Myanmar lacking in mutual trust

PUBLISHED : Friday, 01 February, 2013, 12:00am
UPDATED : Friday, 01 February, 2013, 3:07am


The reformist government of Myanmar has taken another significant step towards ensuring strong foundations for the country's young democracy. Its abolishing of a 25-year ban on gatherings of more than five people follows a string of laws and amendments that aim to bring development after half a century of military repression. The move dovetails with legislation approved 13 months ago permitting peaceful assembly and protest. As necessary as such measures are for the nation to move confidently forward, though, the process will not be smooth unless the people and authorities set realistic expectations for one another.

President Thein Sein has rightly been praised for ushering in and furthering economic and political liberalisation since taking office at the head of a quasi-democratic government in 2011. The constitution still does not permit a fully democratic system, but the military's opponents now sit in parliament. Strict censorship restrictions have been revoked. Citizens are finally able to have their voices heard.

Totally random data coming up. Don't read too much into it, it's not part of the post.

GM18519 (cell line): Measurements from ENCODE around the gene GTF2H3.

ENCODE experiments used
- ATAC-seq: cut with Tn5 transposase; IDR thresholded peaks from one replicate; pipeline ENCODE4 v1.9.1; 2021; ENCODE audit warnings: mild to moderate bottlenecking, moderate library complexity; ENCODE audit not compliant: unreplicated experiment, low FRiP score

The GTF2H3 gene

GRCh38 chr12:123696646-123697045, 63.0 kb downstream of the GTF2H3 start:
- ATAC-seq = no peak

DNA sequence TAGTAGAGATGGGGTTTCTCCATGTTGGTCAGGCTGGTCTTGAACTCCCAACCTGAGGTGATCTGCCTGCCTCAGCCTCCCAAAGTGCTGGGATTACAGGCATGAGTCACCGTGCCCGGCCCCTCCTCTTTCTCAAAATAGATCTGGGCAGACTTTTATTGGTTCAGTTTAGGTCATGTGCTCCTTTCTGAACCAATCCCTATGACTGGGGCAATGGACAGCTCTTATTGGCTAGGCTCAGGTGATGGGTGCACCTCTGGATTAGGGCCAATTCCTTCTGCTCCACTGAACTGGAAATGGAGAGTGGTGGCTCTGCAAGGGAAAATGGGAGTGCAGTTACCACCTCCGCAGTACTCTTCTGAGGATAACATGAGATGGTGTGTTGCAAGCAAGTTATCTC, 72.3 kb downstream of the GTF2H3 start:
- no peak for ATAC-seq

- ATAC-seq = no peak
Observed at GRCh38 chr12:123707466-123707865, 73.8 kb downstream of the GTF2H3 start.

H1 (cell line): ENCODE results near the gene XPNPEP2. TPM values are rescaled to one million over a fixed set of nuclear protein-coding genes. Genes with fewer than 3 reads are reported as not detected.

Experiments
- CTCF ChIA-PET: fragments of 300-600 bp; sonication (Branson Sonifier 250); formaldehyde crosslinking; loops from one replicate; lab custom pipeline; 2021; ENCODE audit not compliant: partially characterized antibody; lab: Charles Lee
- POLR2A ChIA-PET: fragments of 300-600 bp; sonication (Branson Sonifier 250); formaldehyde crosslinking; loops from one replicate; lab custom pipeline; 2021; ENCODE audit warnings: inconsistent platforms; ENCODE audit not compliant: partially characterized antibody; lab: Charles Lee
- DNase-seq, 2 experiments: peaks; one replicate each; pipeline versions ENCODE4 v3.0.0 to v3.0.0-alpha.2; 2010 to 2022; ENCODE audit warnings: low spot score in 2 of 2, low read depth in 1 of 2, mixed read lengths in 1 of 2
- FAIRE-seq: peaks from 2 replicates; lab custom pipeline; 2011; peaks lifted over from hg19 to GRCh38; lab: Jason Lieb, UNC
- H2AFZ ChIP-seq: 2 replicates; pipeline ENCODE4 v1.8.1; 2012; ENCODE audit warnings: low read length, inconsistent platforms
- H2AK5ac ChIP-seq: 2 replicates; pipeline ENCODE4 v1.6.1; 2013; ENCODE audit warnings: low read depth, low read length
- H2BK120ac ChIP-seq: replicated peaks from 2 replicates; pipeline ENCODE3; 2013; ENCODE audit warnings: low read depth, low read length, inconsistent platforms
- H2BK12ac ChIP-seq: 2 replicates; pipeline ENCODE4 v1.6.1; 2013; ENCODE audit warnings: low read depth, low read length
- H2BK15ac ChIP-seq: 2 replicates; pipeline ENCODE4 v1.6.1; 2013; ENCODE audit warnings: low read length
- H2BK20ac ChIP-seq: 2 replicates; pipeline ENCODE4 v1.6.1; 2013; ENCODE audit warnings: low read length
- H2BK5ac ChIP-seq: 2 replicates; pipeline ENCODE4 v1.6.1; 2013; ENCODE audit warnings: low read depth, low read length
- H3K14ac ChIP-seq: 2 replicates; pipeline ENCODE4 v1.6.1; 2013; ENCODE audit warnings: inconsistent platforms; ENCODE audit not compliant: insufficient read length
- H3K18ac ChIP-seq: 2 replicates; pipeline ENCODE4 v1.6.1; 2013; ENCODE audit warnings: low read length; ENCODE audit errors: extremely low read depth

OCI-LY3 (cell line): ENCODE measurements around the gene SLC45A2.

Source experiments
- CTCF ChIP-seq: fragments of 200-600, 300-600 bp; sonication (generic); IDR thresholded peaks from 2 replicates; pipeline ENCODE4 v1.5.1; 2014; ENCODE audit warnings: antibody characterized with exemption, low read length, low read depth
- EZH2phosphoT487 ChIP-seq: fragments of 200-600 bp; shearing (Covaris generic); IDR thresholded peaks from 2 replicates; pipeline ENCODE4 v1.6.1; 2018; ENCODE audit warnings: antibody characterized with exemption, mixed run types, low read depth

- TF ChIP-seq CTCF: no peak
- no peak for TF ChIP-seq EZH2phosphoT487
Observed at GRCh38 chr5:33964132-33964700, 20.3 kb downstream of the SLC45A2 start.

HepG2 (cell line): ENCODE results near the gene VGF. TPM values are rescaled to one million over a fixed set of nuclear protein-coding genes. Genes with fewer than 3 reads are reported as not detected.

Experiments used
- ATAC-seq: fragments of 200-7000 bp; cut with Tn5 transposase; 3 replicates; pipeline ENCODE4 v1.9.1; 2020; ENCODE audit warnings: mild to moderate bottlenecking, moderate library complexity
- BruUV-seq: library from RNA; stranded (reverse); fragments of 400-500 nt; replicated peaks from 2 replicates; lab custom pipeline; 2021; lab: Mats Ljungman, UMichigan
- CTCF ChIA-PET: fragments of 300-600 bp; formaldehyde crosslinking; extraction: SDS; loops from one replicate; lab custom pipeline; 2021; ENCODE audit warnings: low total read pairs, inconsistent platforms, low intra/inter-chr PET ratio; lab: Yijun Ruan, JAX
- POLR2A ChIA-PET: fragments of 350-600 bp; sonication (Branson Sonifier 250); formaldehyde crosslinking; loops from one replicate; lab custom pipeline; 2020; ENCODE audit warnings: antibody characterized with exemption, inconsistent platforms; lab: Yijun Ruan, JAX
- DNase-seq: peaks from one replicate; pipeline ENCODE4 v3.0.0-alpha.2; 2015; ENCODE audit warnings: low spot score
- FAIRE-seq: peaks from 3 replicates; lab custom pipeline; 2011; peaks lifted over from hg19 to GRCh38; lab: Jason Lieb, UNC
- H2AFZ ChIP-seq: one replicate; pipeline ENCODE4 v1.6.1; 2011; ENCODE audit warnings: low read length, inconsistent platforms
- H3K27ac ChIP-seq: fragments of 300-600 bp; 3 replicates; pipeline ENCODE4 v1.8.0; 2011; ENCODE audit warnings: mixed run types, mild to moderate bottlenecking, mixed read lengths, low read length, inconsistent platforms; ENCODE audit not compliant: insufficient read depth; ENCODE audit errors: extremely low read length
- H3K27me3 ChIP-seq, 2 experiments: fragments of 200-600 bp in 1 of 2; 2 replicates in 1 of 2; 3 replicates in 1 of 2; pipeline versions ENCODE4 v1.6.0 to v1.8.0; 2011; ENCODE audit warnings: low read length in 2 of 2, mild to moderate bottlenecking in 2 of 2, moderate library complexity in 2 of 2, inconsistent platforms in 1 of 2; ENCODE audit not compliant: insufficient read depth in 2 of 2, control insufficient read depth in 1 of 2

Western sanctions have been lifted and eased and foreign investment and aid is returning. The poverty and disease that have resulted from corrupt military mismanagement finally have a chance of being eradicated. But reform on such a scale takes time and citizens need to be patient as officials, soldiers and police adapt to the changed conditions. A propensity to turn to protest as a first means of airing grievances has on occasion led to authorities taking a firm stand against demonstrations for fear that they will get out of hand.

Scores of arrests and a lack of consultation over laws and non-transparency in their drafting have raised doubts over the government's democratic principles. The state and society have to make greater effort to build mutual trust. Citizens have to explore the new ways available of communicating concerns to authorities. Officials, in turn, have to better listen and understand the importance of protest in providing feedback on a community's needs, feelings and expectations.